The fact that as you read the web the web reads you has been obvious since Mark Zuckerberg was in short pants. The ability of cookies, algorithms and other software to discern, at light speed, your identity, desires, and intentions lies at the heart of the web’s attractiveness as a commercial medium, and pushing that ability forward is critical to the competitiveness of web firms, particularly those serving up search results and ads.
A patent issued to Google this week – and noted by Slashdot – sheds light on one area where the search giant is hoping to enhance its ability to “read the user.” The patent covers a set of techniques for, as the authors cumbersomely put it, “rendering advertisements with documents having one or more topics using user topic interest.” Google recognizes that web pages or other online documents often have many sections and include many topics. The resulting ambiguity about what a viewer is looking at or is interested in complicates the placement of relevant ads on the page. An ad may be tied to a section or topic that is of little interest to the viewer and thus fails to capture his attention.
What Google has patented is a way to decipher which page regions and topics the viewer is interested in based on the viewer’s behavior after he’s arrived at the page. (Typically, ads are served based on the user’s behavior before he arrives at a page.) The patent’s scope, in defining the elements of behavior, is broad, even open-ended: “Examples of user behavior include (a) cursor positioning, (b) cursor dwell time, (c) document item (e.g., link, control button, etc.) selection, (d) user eye direction relative to the document, (e) user facial expressions, (f) user expressions, and/or (g) express user input (e.g., increasing the volume of an audio segment), etc.” Any of these actions could be used to trigger the placement of an ad or the replacement of one ad with another, as illustrated in the following figure from the patent.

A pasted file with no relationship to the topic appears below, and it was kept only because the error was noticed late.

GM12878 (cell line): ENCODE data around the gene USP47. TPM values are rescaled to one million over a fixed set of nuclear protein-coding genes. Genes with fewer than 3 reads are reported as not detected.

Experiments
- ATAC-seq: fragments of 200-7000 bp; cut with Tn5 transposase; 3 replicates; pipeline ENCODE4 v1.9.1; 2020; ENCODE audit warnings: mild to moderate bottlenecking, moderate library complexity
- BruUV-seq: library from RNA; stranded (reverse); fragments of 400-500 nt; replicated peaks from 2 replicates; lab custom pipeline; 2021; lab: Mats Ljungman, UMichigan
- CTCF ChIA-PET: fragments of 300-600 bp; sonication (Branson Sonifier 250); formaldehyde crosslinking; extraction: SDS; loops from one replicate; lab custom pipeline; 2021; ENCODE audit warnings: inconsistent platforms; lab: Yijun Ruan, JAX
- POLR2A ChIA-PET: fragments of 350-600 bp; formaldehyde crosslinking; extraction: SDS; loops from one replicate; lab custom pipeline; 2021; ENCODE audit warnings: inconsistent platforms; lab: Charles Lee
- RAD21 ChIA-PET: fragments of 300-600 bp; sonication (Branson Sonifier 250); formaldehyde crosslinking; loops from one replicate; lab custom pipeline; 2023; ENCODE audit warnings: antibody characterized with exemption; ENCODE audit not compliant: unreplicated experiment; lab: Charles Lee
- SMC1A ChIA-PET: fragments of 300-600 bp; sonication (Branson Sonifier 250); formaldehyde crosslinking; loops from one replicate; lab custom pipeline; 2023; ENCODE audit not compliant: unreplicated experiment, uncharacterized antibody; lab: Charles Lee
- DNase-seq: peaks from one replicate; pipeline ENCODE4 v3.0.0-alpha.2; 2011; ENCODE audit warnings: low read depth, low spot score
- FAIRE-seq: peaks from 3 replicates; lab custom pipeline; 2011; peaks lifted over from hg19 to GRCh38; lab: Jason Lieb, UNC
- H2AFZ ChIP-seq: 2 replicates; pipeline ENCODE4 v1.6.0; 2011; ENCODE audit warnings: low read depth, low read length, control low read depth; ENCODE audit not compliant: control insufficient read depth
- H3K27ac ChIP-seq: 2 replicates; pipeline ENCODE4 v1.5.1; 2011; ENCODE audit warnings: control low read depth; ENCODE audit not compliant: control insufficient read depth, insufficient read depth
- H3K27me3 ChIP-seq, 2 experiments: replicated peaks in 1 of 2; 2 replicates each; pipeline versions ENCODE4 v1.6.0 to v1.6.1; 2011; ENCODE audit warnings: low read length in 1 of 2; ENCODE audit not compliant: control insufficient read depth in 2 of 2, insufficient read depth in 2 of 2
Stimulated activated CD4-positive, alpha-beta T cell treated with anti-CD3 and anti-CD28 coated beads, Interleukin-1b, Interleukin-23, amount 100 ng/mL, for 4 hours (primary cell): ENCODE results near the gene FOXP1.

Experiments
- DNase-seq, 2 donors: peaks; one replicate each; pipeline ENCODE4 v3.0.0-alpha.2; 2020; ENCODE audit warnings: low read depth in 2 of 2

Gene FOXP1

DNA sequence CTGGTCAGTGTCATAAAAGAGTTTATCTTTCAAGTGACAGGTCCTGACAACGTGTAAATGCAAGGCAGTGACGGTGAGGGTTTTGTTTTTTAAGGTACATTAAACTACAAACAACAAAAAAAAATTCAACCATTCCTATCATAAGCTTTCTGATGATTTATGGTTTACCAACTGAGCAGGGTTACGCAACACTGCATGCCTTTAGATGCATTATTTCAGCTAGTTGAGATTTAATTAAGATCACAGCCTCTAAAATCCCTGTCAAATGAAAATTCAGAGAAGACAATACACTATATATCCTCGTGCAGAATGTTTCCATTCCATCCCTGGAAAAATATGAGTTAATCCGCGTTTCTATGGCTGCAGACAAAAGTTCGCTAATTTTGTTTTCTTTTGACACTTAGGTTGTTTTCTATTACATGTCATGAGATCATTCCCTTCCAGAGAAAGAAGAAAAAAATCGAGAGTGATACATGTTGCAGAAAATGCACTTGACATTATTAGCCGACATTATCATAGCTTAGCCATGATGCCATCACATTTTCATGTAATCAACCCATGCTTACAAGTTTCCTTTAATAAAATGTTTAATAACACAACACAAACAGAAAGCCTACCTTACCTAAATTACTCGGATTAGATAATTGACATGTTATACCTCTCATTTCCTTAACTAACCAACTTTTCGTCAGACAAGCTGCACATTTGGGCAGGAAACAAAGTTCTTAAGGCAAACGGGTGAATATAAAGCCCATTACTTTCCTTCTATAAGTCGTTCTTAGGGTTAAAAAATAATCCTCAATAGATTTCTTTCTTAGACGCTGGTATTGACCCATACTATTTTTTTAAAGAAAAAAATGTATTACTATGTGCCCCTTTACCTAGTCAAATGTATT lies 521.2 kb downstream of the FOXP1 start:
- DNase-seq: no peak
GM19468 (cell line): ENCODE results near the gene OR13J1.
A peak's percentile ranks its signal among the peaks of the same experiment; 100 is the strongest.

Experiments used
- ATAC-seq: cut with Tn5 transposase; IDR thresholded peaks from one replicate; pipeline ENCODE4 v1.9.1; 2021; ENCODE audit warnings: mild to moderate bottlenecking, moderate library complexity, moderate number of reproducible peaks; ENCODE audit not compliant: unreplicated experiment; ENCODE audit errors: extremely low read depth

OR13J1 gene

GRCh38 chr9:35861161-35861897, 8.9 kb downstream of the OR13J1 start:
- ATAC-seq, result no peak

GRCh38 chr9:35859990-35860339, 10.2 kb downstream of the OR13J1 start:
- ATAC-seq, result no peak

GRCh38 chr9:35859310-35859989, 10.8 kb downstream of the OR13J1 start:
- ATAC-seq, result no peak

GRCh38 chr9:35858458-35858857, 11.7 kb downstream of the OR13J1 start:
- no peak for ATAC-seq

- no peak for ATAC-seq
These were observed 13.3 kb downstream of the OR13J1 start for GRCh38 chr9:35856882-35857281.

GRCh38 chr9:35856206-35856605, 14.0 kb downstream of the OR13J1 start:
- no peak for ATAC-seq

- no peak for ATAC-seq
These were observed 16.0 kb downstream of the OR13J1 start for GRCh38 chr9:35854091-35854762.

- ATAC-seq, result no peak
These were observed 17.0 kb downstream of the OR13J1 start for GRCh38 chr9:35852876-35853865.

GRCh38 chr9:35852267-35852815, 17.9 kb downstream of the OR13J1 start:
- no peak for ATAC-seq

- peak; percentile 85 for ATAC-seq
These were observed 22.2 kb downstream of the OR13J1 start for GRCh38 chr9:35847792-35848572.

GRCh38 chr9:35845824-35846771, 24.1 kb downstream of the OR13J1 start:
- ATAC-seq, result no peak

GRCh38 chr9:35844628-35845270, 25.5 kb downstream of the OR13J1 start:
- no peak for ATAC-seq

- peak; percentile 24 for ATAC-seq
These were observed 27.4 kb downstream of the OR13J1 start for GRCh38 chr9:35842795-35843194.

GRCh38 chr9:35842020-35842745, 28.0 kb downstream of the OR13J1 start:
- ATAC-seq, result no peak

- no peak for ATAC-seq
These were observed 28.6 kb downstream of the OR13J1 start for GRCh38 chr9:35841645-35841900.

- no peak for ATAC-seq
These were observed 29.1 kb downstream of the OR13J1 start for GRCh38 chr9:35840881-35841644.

This is yet another example of a patent that appears to cover a very broad range of analytical techniques. More interesting, though, is how it points to an expansion in the ways web companies will be able to, in effect, read our minds. Should the Google methods be implemented – and I don’t doubt they will, in some form – our computers won’t just feed back to companies information about what we click on or where we move our cursors but also, thanks to the ubiquitous webcam, information about our “facial expressions” as we peruse a page. We all have our tell-tales, the tics that give us away, and once you digitize them and run them through an algorithm, they’re pure gold.